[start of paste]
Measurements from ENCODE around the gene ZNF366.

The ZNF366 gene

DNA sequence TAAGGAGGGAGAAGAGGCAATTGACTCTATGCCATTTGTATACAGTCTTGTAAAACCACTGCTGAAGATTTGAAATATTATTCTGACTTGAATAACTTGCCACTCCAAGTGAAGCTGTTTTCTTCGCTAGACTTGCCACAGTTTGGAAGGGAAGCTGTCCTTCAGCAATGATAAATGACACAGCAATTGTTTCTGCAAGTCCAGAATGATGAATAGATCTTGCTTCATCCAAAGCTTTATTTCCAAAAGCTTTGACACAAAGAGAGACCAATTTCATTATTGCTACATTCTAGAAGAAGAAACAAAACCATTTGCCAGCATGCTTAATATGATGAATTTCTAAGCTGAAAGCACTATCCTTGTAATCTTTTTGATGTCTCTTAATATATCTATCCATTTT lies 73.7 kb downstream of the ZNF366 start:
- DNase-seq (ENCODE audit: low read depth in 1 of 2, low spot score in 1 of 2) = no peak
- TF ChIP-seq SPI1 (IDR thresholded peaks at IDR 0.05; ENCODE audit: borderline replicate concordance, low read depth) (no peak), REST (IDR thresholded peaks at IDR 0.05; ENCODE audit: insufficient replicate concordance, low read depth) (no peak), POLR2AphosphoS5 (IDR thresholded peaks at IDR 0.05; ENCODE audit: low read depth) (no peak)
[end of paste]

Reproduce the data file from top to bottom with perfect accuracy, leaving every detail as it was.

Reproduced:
Measurements from ENCODE around the gene ZNF366.

The ZNF366 gene

DNA sequence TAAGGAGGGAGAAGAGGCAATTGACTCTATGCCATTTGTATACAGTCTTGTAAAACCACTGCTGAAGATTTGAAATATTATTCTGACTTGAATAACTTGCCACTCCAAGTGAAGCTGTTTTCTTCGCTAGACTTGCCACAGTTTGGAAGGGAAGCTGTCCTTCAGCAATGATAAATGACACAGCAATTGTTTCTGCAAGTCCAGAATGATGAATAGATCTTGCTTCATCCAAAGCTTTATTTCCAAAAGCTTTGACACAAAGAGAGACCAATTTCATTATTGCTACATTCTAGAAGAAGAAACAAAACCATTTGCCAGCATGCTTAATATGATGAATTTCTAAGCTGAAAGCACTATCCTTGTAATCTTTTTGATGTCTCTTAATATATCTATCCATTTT lies 73.7 kb downstream of the ZNF366 start:
- DNase-seq (ENCODE audit: low read depth in 1 of 2, low spot score in 1 of 2) = no peak
- TF ChIP-seq SPI1 (IDR thresholded peaks at IDR 0.05; ENCODE audit: borderline replicate concordance, low read depth) (no peak), REST (IDR thresholded peaks at IDR 0.05; ENCODE audit: insufficient replicate concordance, low read depth) (no peak), POLR2AphosphoS5 (IDR thresholded peaks at IDR 0.05; ENCODE audit: low read depth) (no peak)